Winterize Your Gin Cocktails

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Martinis know no season, but your brain is very aware of them, and right now your brain is probably craving festive, holiday-themed treats and libations. Cocktail-wise, this usually means a hot toddy, a dark spirit, lots of spice, EggnogOr involving candy canes.

As a gin drinker, this is a mildly challenging time. The beauty of gin lies in its delicate juniper- and botanical-heavy flavor profile, and that profile can easily be obscured or obliterated with spice, heat, and candy. Luckily, there are many ways a gin enthusiast can enjoy their favorite spirit without sacrificing the holiday spirit.

just really lean into cranberry

Cranberries look like the holidays. They are a bright crimson, with a bauble-like appearance that makes them look like a house stuck on a Christmas tree. The easiest way to capitalize on their festive presence freeze themthen do a few stabs on the toothpick and sip ’em in your martini glass, If you want your cranes to bring substance as well as style, you can pickle them for a winter dirty martini, or ferment them into honey And use the ruby-colored liquid to make a simple toddy (more on gin toddies in a moment).

You can also use cranberry sauce to make this a simple sprite (1 1/2 oz gin, 1 tbsp cranberry sauce, 3 oz sparkling wine), or add gin to sparkling cranberry juice (such as Martinelli) and call it a cocktail.

celebrate sour season

I used to think it was odd that such bright, vibrant fruits were in season in late winter, but that’s when we need citrus fruits (and their vitamin C) most. Explore the wide world of tangerines, tangelos, satsumas, pink lemons, and all hybrids by making French 75. Replace or supplement the lemon juice with one or more of these in-season gems, and garnish with Beth’s Oranges If you hate wasting peels.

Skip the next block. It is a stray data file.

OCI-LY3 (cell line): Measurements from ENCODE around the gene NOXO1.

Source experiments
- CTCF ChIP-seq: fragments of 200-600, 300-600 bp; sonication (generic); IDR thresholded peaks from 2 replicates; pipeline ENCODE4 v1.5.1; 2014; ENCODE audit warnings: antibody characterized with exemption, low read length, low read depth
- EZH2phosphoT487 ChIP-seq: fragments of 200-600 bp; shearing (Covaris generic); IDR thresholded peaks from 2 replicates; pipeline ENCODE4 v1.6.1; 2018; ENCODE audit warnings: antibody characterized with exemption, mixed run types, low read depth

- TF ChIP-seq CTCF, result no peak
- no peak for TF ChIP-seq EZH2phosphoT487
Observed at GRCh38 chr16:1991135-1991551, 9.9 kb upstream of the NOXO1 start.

make a (gentle, respectful) toddy

Gin toddies are a little trickier. A little heat can open up the gin, blowing its botanicals up to your nose so you can more fully experience them, but it can drown out the more delicate floral notes. To make sure you can still taste your gin, choose something with lots of juniper and/or a fair amount of spruce (Tanqueray is never a bad choice), and avoid anything super floral, which Can turn tannic with heat. Making Gin Toddy is very easy. We covered it beforeBut just to re-cap:

Combine 1 1/2-2 ounces good quality dry gin with 3/4 ounce lemon juice (use Meyer lemons if you have them), 1 teaspoon sugar, and 2 ounces hot water, or your favorite tea .

Add a Little Darkness to Your Martini

The smoke and spice don’t scream “Christmas,” but they do feel chilly, and that’s close enough for most people. For a martini, you can smoke the glass with a small piece of wood, or cinnamon bark, or anise pods; Or you can wash the glass with Smokey Scotch (both are great options).

Amaro and bitters are another way you can add depth to a cold-weather smoothie. Keep it classic and add a few dashes of Angostura or Orange Bitters to your Martini (or other favorite gin cocktail), or choose a “celebration” bitter like pecan or cinnamon. You can also substitute dry vermouth for something darker and sweeter or sub an amro With lots of baking spices.

You can also just make a regular martini; Gin kind of tastes like a Christmas tree anyway.

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